Makgadikgadi Pans Game Reserve

4. Makgadikgadi Pans Game Reserve

Once part of an immense African super lake, Makgadikgadi now consists of many large salt pans – the largest of which reaches 4,900 km2 – which are seasonally covered in water and grass. Wildebeest, zebra and flamingos congregate on the pans, and ancient baobab trees dot the surreal, salt desert.
Moremi Game Reserve

5. Moremi Game Reserve

Moremi was Botswana’s first reserve to be established by local residents, who fought back against uncontrolled hunting and expanding cattle farms. A tapestry of islands, swamps, reeds and channels, Moremi is home to over 400 bird species along with the Big Five. Well-managed tourism means this rich ecosystem remains wonderfully unspoilt, providing a glimpse of the African wilderness at its best.
Okavango Delta

6. Okavango Delta

Africa’s largest inland delta fans out over 15,000km² across the Kalahari, creating an immense oasis for wildlife. Get a hippo’s-eye-view of its fauna and flora in a dugout mokoro canoe, as you float past elephants, giraffes, warthogs, zebra and lions, or take a bushwalk with local community guides for an insider’s perspective.

Must-see safaris

Chobe National Park is an oldie but a goodie. It was the first national park in Botswana, laying out rivers, marshes and deserts that are home to some of the most concentrated pockets of wildlife in Africa, including the largest population of elephants on the planet. Elsewhere, you can see the zebra, giraffes and hippos of the Okavango Delta by mokoro canoe, discover how residents created the Moremi Game Reserve to fight back against hunting and uncontrolled farming, and see how rhino numbers are being boosted at Khama Rhino Sanctuary.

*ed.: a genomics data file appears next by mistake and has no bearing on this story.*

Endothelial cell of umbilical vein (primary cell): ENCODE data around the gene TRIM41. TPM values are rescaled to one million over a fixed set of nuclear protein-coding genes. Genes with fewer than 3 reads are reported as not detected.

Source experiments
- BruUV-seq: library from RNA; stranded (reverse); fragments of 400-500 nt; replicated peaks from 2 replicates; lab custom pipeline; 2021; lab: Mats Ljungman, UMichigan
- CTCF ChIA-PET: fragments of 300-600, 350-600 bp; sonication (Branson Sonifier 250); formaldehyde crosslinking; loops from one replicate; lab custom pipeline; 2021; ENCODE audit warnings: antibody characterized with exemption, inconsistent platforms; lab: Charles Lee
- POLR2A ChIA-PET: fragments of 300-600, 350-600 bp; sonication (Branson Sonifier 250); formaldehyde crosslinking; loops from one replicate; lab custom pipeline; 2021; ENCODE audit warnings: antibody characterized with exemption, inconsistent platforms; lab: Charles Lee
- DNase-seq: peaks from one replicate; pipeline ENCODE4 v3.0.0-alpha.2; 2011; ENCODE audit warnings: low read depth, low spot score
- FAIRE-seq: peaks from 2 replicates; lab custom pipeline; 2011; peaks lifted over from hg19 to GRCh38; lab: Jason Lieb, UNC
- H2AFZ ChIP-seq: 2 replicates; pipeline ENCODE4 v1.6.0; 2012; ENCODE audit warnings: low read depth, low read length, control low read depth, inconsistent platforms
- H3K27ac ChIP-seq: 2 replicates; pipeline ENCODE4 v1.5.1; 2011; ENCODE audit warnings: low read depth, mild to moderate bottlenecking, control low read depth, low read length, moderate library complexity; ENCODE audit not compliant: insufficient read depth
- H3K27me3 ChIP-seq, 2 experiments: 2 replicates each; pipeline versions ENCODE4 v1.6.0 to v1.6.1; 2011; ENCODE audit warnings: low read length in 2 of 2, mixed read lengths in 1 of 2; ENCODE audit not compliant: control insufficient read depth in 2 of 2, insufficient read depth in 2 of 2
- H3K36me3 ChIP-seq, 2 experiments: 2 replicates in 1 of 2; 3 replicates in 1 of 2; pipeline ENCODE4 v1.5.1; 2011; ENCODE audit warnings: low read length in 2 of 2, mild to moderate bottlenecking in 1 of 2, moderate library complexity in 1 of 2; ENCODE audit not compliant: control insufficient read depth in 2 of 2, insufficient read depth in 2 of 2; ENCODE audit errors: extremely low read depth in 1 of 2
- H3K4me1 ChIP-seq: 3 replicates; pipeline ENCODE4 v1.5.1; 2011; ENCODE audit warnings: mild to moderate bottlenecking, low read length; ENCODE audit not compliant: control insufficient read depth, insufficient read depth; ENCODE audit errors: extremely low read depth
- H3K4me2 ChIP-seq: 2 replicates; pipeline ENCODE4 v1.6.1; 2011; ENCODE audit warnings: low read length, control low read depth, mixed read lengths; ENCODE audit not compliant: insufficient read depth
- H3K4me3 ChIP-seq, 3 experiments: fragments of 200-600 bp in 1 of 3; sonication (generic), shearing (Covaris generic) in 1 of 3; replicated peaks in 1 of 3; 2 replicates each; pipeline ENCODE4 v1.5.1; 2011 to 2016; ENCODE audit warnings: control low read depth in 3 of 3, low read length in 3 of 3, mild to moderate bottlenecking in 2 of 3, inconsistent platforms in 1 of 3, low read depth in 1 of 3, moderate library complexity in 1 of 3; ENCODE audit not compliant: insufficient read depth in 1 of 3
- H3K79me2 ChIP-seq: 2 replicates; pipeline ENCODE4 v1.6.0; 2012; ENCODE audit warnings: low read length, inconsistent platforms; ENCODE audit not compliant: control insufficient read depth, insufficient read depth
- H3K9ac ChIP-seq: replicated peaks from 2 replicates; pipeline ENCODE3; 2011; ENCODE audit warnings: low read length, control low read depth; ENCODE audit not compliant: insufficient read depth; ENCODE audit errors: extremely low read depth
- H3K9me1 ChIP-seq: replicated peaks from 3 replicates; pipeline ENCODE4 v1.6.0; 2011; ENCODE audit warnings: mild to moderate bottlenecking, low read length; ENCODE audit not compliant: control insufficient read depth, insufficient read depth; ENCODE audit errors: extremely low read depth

Okavango Delta guide

The Okavango Delta is a wildlife refuge so vast that astronauts can see it from space. It’s the watery landscape that brings animals here; think of it as a giant desert waterhole pieced together by swampland, islands, forests and papyrus-lined rivers. Everything seems to grow to fill out the landscapes, so you’ll find the largest elephant herds in Africa – the giants among over 500 animal species. Safaris in the delta tend to tread gently, following guides on bushwalks and mokoro canoe trips that put you eye-to-eye with the BaTawana communities and wildlife on the ground. Read more in our Okavango Delta travel guide.

Botswana & beyond

Make like a migrating buffalo and forgo country borders to explore a larger swathe of Southern Africa. Namibia, to the west, is a great pairing. You can compare the watery Okavango Delta with the mountainous dunes of the Namib desert, or the seal colonies of Cape Cross with the elephants of the Chobe National Park. Alternatively, plot a course north-east to Zimbabwe, where the Victoria Falls crashes tantalisingly close to the Botswana border and Hwange National Park is a mere extension of Chobe National Park to the 100,000-plus elephants that roam here. Either way, be prepared for long, hot overland drives.

More holiday ideas

Botswana safari and wild camping

From €1740
13 days ex flights
Botswana's premier game parks, Okavango Moremi Savuti Chobe.
Small group2021: 4 Jan, 11 Jan, 25 Jan, 1 Feb, 15 Feb, 22 Feb, 1 Mar, 8 Mar, 22 Mar, 29 Mar, 5 Apr, 12 Apr, 19 Apr, 26 Apr, 3 May, 17 May, 24 May, 31 May, 7 Jun, 21 Jun, 28 Jun, 12 Jul, 19 Jul, 26 Jul, 2 Aug, 16 Aug, 30 Aug, 6 Sep, 20 Sep, 27 Sep, 4 Oct, 18 Oct, 25 Oct, 8 Nov, 15 Nov, 22 Nov, 6 Dec, 13 Dec, 20 Dec, 27 Dec

Botswana safari holiday on a shoestring

From £1195
7 days ex flights
Affordable safari and camping experience through Botswana